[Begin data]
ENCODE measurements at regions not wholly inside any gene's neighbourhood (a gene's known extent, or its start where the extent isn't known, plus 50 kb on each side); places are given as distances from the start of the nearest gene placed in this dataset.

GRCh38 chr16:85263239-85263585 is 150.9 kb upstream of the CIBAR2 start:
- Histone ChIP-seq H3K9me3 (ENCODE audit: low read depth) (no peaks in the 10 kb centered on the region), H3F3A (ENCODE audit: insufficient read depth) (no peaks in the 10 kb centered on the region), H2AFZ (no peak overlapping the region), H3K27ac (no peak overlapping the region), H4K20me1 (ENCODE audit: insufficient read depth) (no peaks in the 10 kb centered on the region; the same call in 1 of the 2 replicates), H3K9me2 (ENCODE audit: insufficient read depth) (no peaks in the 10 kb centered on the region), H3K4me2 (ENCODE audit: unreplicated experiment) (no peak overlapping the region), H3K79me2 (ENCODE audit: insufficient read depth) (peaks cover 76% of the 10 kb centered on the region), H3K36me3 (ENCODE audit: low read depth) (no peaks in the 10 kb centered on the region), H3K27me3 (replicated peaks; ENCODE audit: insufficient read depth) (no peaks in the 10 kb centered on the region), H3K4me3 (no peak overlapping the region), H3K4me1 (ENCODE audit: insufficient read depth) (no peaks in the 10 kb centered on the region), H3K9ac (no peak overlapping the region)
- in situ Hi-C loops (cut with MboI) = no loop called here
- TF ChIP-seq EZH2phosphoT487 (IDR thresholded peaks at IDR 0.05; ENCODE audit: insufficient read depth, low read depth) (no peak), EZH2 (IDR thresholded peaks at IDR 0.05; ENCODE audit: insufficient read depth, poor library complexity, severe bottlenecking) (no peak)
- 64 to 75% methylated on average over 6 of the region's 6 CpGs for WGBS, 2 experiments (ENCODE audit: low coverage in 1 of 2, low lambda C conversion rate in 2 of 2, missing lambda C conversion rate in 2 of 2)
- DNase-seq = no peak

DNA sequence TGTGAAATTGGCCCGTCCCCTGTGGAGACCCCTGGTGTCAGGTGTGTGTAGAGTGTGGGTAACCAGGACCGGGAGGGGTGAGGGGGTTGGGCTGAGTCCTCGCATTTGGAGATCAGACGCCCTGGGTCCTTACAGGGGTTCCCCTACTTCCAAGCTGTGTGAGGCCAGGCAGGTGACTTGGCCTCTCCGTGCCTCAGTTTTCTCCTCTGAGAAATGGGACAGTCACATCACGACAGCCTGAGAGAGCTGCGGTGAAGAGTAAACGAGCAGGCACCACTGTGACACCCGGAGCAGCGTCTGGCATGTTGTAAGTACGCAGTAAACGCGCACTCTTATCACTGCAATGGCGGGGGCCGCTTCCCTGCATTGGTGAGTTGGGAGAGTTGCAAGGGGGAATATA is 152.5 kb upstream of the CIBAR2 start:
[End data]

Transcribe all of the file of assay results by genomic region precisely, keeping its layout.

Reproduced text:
ENCODE measurements at regions not wholly inside any gene's neighbourhood (a gene's known extent, or its start where the extent isn't known, plus 50 kb on each side); places are given as distances from the start of the nearest gene placed in this dataset.

GRCh38 chr16:85263239-85263585 is 150.9 kb upstream of the CIBAR2 start:
- Histone ChIP-seq H3K9me3 (ENCODE audit: low read depth) (no peaks in the 10 kb centered on the region), H3F3A (ENCODE audit: insufficient read depth) (no peaks in the 10 kb centered on the region), H2AFZ (no peak overlapping the region), H3K27ac (no peak overlapping the region), H4K20me1 (ENCODE audit: insufficient read depth) (no peaks in the 10 kb centered on the region; the same call in 1 of the 2 replicates), H3K9me2 (ENCODE audit: insufficient read depth) (no peaks in the 10 kb centered on the region), H3K4me2 (ENCODE audit: unreplicated experiment) (no peak overlapping the region), H3K79me2 (ENCODE audit: insufficient read depth) (peaks cover 76% of the 10 kb centered on the region), H3K36me3 (ENCODE audit: low read depth) (no peaks in the 10 kb centered on the region), H3K27me3 (replicated peaks; ENCODE audit: insufficient read depth) (no peaks in the 10 kb centered on the region), H3K4me3 (no peak overlapping the region), H3K4me1 (ENCODE audit: insufficient read depth) (no peaks in the 10 kb centered on the region), H3K9ac (no peak overlapping the region)
- in situ Hi-C loops (cut with MboI) = no loop called here
- TF ChIP-seq EZH2phosphoT487 (IDR thresholded peaks at IDR 0.05; ENCODE audit: insufficient read depth, low read depth) (no peak), EZH2 (IDR thresholded peaks at IDR 0.05; ENCODE audit: insufficient read depth, poor library complexity, severe bottlenecking) (no peak)
- 64 to 75% methylated on average over 6 of the region's 6 CpGs for WGBS, 2 experiments (ENCODE audit: low coverage in 1 of 2, low lambda C conversion rate in 2 of 2, missing lambda C conversion rate in 2 of 2)
- DNase-seq = no peak

DNA sequence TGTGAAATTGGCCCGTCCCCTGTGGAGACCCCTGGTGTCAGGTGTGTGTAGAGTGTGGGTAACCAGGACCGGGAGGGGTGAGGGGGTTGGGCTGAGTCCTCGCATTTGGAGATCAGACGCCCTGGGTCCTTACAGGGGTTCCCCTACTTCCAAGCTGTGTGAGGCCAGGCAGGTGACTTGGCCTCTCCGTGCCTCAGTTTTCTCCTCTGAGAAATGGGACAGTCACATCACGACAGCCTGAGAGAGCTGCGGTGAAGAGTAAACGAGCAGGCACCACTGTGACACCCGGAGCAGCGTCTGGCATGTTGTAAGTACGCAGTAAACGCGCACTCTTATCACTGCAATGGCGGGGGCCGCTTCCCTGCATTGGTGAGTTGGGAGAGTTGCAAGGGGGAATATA is 152.5 kb upstream of the CIBAR2 start: